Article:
The president of the UK Gambling Commission (UKGC) is stepping down, leaving the UK’s gambling regulator without a CEO at a time when the government is overhauling the industry’s laws. Neil McArthur resigned on Monday with immediate effect, and a process for an interim CEO is underway.
UKGC CEO Neil McArthur Resigns
The UK Gambling Commission’s chief executive has resigned and left the UK’s gambling regulator without a man at the helm amid a government overhaul of the sector’s rules. Neil McArthur stepped down with immediate effect, and a hunt for an interim CEO will begin soon.
His resignation comes at a crucial time for the regulator, which has been chastised for being understaffed and struggling to respond to the growth of online and mobile gaming, in part due to a lack of government support.
McArthur ran the Commission at a time when there was growing concern about the gambling industry’s conduct, especially stakeholders’ use of so-called VIP schemes, as well as the effect of gambling ads on young and disadvantaged people and its ties to football. He pioneered efforts to curb VIP programs, restrict credit card gaming, and tighten advertising and game design rules for online casinos.
The UKGC has declared additional restrictions for gaming operators in the United Kingdom. The commission is looking to protect young populations and exclude anyone under the age of 25 from participating in online gambling VIP programs.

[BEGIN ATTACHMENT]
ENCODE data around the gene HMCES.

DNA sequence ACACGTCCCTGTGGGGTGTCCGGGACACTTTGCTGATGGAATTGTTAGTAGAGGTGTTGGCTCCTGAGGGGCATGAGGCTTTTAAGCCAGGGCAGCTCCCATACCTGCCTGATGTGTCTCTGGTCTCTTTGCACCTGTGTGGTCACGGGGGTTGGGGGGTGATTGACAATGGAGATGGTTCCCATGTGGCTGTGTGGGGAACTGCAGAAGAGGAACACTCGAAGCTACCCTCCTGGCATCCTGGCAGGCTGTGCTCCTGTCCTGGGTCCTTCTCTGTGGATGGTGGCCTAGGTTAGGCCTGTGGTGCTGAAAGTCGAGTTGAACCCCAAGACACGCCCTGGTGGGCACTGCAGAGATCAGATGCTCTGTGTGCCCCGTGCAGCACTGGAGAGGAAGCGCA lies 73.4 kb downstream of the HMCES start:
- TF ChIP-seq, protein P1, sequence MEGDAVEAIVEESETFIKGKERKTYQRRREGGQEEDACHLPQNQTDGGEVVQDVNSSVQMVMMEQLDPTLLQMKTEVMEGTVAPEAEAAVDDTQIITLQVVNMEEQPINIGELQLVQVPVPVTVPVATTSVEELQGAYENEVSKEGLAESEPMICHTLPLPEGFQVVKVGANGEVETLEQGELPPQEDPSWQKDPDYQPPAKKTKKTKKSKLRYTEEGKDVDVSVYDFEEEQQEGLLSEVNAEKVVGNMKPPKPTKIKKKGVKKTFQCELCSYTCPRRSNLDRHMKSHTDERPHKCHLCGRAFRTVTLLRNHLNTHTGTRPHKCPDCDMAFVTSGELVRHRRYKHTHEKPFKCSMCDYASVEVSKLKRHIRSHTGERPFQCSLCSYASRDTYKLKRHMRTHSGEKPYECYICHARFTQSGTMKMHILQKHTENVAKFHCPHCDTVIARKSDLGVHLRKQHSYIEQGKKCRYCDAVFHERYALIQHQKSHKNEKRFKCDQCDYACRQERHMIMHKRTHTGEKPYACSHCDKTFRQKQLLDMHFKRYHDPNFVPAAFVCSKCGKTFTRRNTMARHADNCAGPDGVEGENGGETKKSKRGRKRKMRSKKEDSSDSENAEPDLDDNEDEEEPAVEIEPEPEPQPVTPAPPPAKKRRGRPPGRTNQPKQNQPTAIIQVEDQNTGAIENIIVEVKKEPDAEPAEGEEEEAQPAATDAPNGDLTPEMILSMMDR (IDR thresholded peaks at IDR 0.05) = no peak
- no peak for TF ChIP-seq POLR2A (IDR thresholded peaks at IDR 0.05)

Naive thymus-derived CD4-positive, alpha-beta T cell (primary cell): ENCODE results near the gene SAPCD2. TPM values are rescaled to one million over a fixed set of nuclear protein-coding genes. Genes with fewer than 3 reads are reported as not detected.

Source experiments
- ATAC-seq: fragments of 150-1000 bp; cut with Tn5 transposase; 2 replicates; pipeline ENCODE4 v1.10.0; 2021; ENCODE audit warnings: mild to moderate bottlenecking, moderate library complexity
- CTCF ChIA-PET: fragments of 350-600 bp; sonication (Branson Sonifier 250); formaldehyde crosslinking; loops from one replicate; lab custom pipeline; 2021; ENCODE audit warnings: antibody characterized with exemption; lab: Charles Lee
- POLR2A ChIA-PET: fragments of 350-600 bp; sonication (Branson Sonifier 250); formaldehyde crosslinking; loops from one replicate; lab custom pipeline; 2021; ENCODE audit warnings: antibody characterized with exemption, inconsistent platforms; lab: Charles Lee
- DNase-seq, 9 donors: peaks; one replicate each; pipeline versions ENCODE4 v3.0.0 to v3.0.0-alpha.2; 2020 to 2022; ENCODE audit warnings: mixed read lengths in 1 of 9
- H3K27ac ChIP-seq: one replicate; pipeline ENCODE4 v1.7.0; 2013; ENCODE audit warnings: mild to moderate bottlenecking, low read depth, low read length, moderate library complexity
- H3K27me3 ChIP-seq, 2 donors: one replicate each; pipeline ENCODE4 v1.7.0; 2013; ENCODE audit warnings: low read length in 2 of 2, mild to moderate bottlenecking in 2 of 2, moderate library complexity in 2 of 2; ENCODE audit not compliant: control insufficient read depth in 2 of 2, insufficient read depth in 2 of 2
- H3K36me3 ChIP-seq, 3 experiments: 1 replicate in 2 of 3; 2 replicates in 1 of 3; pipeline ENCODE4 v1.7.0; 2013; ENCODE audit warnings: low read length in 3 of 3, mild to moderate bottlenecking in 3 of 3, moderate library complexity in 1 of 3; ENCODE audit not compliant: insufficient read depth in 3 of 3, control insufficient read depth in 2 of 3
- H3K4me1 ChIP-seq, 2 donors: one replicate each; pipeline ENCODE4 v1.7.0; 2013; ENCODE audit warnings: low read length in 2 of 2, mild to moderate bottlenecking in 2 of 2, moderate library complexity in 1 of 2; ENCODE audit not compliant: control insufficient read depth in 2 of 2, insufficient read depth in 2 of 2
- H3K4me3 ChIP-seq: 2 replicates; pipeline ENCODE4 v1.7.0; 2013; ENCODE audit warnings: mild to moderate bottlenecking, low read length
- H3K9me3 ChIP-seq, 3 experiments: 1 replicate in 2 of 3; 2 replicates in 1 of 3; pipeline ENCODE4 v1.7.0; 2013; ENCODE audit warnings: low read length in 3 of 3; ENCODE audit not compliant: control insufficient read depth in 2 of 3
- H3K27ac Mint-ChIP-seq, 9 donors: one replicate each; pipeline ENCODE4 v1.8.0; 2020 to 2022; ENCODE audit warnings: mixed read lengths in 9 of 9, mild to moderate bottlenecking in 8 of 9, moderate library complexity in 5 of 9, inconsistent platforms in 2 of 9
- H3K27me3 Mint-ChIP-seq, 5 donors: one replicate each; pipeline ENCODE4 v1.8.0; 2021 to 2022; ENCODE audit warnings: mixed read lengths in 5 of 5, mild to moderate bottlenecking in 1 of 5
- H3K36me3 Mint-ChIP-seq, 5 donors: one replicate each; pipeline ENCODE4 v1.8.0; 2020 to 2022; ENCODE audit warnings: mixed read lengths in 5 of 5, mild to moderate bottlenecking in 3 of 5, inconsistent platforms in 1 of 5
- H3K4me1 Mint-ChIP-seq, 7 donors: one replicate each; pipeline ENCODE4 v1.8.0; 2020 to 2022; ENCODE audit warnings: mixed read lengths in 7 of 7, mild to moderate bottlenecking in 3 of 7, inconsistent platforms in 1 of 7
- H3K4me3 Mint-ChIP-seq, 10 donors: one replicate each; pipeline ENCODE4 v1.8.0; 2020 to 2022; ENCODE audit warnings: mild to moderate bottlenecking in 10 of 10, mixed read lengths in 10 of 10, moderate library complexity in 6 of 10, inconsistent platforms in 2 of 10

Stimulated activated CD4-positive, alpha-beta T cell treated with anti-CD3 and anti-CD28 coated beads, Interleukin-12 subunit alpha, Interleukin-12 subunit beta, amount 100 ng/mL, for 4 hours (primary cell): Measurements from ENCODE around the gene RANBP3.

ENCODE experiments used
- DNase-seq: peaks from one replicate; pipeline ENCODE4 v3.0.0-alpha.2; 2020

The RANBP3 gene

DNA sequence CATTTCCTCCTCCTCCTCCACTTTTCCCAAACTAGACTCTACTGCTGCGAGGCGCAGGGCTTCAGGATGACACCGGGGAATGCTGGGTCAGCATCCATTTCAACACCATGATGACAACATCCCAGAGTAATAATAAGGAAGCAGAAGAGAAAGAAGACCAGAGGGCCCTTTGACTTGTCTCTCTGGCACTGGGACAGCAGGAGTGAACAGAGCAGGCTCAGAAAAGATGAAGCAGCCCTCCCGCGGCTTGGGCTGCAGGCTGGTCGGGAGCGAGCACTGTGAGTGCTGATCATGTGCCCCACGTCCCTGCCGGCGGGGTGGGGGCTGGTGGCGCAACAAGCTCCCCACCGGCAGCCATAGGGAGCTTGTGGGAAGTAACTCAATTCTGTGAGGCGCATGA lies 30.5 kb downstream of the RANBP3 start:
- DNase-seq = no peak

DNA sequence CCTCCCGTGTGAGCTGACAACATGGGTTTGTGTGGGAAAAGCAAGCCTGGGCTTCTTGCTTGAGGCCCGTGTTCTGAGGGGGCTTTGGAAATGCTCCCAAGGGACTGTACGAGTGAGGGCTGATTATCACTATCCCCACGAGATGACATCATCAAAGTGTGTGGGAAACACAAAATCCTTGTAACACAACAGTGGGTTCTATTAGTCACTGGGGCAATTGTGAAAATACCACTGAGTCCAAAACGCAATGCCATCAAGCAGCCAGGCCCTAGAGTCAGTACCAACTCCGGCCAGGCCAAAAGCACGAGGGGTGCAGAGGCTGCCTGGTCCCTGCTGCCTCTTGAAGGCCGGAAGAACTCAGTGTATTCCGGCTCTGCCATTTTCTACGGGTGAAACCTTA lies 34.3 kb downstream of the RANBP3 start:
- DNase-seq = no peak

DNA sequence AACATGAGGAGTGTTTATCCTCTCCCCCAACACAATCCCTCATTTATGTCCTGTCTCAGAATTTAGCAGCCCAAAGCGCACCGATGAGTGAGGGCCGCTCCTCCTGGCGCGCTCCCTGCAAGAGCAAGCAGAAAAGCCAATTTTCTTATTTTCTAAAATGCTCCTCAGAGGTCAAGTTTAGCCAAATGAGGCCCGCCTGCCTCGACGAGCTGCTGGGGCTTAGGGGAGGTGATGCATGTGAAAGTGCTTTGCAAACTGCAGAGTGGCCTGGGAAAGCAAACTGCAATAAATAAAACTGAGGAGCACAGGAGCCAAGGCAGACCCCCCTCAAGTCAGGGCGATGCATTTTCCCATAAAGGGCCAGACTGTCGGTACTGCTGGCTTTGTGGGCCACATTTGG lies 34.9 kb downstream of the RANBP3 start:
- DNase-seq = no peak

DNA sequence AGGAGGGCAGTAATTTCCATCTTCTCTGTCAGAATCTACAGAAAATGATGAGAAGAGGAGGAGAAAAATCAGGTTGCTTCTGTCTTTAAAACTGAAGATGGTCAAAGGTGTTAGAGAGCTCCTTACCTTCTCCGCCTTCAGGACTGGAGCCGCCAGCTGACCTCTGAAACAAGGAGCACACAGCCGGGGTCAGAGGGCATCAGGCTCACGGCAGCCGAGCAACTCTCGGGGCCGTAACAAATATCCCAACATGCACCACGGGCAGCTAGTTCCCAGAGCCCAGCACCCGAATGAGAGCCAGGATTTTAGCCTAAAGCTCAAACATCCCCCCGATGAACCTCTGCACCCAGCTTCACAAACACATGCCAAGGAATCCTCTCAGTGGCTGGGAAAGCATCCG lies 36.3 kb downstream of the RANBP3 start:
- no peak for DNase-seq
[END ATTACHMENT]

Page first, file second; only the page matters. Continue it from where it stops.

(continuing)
New Challenges, New Solutions
Following the crash of the Football Index last week, the Gambling Commission came under fire. On Monday, March 8, the so-called “football stock exchange” announced a transition to its dividend scheme before announcing its administration on Friday.
The Gambling Commission then revoked the operator’s remote betting license. McArthur worked for the regulator for nearly 15 years, acting as both general counsel and chief executive from 2018.
McArthur had this to add, elaborating on his professional involvement with the industry: “I am proud of everything the Gambling Commission has achieved during my 15 years with the organization.”
The executive commended the tremendous work that has gone into making gambling fairer and safer over the years, and he argued that the UKGC is in a good position to take on any new challenges.
Sarah Gardner, the regulator’s deputy chief executive, and Sally Jones, its chief operating officer, will take over as acting chief executives. However, before a new chair is appointed, no permanent chief executive can be employed.
This comes at a particularly fraught period for the gambling industry on the island as contrasting opinions seek to introduce varying restrictions. The current review is conducted by John Whittingdale, who is known as a polarizing figure for his qualified endorsement of FOBTs and overall leniency on the industry.